The Constitution of England
Constitution de l'Angleterre
Автор(и) : Jean-Louis de Lolme
Издател : Liberty Fund, Inc.
Място на издаване : Indianapolis, USA
Година на издаване : 2007
ISBN : 978-0-86597-464-7
Брой страници : 369
Език : английски
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"The Constitution of England" is one of the most distinguished eighteenth-century treatises on English political liberty. In the vein of Charles Louis Montesquieu’s Spirit of the Laws (1748) and William Blackstone’s Commentaries on the Laws of England(1765–1769), De Lolme’s account of the English system of government exercised an extensive influence on political debate in Britain, on constitutional design in the United States during the Founding era, and on the growth of liberal political thought throughout the nineteenth century.
Originally published in French in Amsterdam in 1771, The Constitution of England was the first book-length analysis of the “separation of powers” proposed in Book XI of Montesquieu’s Spirit of the Laws, which sketched an institutional distinction between the legislative, executive, and judicial branches of government.
De Lolme was concerned to show the manner in which the English political system provided an alternative to the republican form of government, one which supplied both a more stable and a more extensive system of political freedom than that enjoyed in republican states. In addition, and as part of this critique, De Lolme examined the political teaching of his fellow Genevan Jean-Jacques Rousseau and repudiated Rousseau’s republican attack on England’s form of representative government.
This edition takes advantage of the work of nineteenth-century editors of De Lolme’s text but provides new annotations to elucidate his numerous references to classical, medieval, and early-modern political practices, along with translations of De Lolme’s citations from sources in Latin and French.
"Thus Liberty perished in France, because it wanted a favourable culture and proper situation. Planted, if I may so express myself, but just beneath the surface, it presently expanded, and sent forth some large shoots; but having taken no root, it was soon plucked up. In England, on the contrary, the seed lying at a great depth, and being covered with an enormous weight, seemed at first to be smothered; but it vegetated with the greater force; it imbibed a more rich and abundant nourishment; its sap and juice became better assimilated, and it penetrated and filled up with its roots the whole body of the soil. It was the excessive power of the King which made England free, because it was this very excess that gave rise to the spirit of union, and of concerted resistance. Possessed of extensive demesnes, the King found himself independent; vested with the most formidable prerogatives, he crushed at pleasure the most powerful Barons in the Realm: it was only by close and numerous confederacies, therefore, that these could resist his tyranny; they even were compelled to associate the People in them, and make them partners of public Liberty."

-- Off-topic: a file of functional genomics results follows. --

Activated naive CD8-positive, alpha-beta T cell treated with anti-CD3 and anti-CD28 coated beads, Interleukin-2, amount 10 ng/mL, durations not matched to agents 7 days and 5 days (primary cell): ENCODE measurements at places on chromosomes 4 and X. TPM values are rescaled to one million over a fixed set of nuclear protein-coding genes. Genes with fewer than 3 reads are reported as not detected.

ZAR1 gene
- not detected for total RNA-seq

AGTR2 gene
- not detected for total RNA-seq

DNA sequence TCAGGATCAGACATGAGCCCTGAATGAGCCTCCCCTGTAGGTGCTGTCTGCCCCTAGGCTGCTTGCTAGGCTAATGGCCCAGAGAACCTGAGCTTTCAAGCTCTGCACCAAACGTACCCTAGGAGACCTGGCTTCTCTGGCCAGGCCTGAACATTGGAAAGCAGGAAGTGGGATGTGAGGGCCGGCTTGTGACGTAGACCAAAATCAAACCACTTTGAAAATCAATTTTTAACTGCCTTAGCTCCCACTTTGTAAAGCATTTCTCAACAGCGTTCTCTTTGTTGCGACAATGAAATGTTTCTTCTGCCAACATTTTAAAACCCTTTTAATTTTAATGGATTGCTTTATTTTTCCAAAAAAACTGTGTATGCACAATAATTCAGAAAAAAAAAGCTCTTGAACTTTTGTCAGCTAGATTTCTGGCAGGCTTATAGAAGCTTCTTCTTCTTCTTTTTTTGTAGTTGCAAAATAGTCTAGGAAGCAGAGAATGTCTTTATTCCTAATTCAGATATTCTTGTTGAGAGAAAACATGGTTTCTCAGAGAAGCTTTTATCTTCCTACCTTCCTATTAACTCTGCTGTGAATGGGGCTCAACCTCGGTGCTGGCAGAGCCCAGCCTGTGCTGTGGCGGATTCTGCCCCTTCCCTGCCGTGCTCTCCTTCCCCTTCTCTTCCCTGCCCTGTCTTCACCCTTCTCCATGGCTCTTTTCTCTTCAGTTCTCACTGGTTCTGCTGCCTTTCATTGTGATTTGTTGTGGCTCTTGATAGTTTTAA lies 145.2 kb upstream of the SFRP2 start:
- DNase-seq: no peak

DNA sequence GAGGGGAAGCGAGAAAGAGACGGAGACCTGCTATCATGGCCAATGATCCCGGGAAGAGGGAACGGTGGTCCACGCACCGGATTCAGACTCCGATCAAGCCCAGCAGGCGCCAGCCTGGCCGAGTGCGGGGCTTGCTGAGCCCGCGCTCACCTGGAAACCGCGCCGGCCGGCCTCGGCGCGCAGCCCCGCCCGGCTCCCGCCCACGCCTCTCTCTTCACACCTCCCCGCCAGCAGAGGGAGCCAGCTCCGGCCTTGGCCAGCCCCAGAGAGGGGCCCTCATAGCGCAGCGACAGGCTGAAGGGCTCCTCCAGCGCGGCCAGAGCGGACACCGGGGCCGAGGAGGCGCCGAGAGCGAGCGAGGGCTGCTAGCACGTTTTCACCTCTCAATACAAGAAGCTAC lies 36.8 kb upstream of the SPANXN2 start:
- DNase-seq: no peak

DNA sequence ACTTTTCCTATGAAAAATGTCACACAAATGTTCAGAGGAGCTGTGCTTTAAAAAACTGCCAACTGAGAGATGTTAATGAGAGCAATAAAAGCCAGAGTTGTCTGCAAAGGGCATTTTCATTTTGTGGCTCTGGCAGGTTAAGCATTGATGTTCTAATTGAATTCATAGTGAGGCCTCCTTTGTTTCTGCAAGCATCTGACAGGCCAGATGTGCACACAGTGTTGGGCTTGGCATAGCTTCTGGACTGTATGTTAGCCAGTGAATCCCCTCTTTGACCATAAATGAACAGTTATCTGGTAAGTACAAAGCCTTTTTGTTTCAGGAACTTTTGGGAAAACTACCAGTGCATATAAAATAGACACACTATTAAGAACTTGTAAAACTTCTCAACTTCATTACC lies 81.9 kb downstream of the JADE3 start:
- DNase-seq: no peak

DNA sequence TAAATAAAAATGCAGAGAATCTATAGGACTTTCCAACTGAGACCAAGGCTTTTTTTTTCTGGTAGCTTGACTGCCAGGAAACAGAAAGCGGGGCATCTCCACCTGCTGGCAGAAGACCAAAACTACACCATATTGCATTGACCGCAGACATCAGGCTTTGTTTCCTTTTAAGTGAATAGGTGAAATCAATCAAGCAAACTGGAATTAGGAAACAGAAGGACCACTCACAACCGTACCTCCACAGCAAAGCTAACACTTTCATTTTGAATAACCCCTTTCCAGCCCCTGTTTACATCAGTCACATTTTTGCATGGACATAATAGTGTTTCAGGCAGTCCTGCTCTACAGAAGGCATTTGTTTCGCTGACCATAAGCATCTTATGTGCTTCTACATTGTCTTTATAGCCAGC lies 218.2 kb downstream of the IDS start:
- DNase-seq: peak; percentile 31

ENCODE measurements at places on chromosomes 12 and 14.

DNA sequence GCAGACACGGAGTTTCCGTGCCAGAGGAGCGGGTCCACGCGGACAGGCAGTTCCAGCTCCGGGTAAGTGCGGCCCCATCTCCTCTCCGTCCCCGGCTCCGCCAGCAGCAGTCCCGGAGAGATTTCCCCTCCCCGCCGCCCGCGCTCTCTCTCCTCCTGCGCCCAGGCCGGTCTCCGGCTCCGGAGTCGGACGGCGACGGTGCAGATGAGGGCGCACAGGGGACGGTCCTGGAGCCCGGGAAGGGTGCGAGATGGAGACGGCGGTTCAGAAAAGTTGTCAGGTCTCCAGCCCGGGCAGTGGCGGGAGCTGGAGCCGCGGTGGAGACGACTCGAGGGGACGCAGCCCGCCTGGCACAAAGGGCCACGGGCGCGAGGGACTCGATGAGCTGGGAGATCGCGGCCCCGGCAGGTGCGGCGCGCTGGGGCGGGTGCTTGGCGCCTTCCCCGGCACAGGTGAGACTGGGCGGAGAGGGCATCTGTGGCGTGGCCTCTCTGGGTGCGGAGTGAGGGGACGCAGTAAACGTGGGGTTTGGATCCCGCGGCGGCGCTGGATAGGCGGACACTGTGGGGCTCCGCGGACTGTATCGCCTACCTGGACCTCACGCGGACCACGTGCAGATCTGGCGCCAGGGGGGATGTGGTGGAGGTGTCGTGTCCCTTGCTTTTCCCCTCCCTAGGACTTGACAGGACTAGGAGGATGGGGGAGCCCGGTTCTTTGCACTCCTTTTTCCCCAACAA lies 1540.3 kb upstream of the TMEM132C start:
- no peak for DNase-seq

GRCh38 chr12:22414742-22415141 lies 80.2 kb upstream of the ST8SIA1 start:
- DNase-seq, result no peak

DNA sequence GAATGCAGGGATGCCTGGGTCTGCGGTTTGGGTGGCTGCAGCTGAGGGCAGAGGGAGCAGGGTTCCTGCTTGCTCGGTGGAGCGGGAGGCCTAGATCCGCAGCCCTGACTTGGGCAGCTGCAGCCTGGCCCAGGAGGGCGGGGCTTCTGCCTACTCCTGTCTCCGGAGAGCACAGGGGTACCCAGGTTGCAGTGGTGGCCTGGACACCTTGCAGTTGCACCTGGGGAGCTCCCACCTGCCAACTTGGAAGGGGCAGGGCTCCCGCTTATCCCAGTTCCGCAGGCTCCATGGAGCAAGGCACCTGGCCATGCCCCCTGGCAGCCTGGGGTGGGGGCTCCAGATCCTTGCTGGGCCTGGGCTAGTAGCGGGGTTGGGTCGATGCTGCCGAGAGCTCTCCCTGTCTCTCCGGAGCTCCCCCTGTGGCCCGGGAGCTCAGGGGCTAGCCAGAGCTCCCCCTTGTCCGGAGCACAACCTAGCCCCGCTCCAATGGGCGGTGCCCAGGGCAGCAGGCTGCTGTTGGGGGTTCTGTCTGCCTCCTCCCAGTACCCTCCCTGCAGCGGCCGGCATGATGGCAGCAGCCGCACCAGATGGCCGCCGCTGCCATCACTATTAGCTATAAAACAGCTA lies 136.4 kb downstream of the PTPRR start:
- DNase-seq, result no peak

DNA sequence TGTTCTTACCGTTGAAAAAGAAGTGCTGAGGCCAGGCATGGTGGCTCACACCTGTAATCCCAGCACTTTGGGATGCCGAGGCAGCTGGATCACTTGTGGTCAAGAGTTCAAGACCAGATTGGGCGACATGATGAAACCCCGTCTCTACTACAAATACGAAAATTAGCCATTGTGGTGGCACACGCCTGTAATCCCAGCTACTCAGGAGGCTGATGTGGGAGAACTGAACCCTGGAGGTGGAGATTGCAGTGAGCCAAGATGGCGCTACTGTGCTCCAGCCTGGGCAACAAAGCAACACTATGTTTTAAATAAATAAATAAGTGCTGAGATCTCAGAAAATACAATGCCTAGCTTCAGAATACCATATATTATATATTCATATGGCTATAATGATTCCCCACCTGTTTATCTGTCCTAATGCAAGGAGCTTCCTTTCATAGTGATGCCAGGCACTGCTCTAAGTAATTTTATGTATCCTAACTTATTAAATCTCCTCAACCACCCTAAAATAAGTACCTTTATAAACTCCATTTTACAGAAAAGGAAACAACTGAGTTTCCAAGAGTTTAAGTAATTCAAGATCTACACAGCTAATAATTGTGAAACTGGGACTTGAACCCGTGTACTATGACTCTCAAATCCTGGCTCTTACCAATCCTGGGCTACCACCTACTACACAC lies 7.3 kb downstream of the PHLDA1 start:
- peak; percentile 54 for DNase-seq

Jean-Louis de Lolme
Jean-Louis de Lolme (1741–1804) was a Swiss and English political theorist. He was born in Geneva and became an advocate there. Criticism of the political authorities led him to seek refuge in England, where he lived as an author and journalist. Toward the end of his life he returned to Geneva and was elected to the Council of Two Hundred.
His most famous work is the Constitution de l'Angleterre, which appeared in English as The Constitution of England (1771 in French, and later editions in English) In this book, he advocated a constitutional form of government enshrining the principle of balanced government, balancing the one, the few, and the many, or the ideas of monarchy, aristocracy, and democracy. De Lolme extolled the British government because, in his view (influenced by his own observations and study as well as by the previous writings of Voltaire and Montesquieu), the unwritten constitution of government of Great Britain embodied the ideal of balanced government better than any other government of the time. De Lolme in particular praised the elements of representative democracy in the unwritten English constitution, and urged an extension of the suffrage. He developed and refined his political thinking to a large extent in opposition to the more radical theory of direct democracy advocated by his compatriot, Jean-Jacques Rousseau, whom de Lolme accused of being unrealistic. De Lolme is sometimes identified as a probable candidate for being the person behind the pseudonymous political commentator Junius.
De Lolme influenced many of the framers of the American constitution. One founding father who was not present in Philadelphia but whose Defense of the Constitutions of Government of the United States influenced the delegates there was John Adams, who praised De Lolme's book as one of the best on the subject of constitutionalism ever written. Some have argued that De Lolme's work also influenced the Constitution of Norway.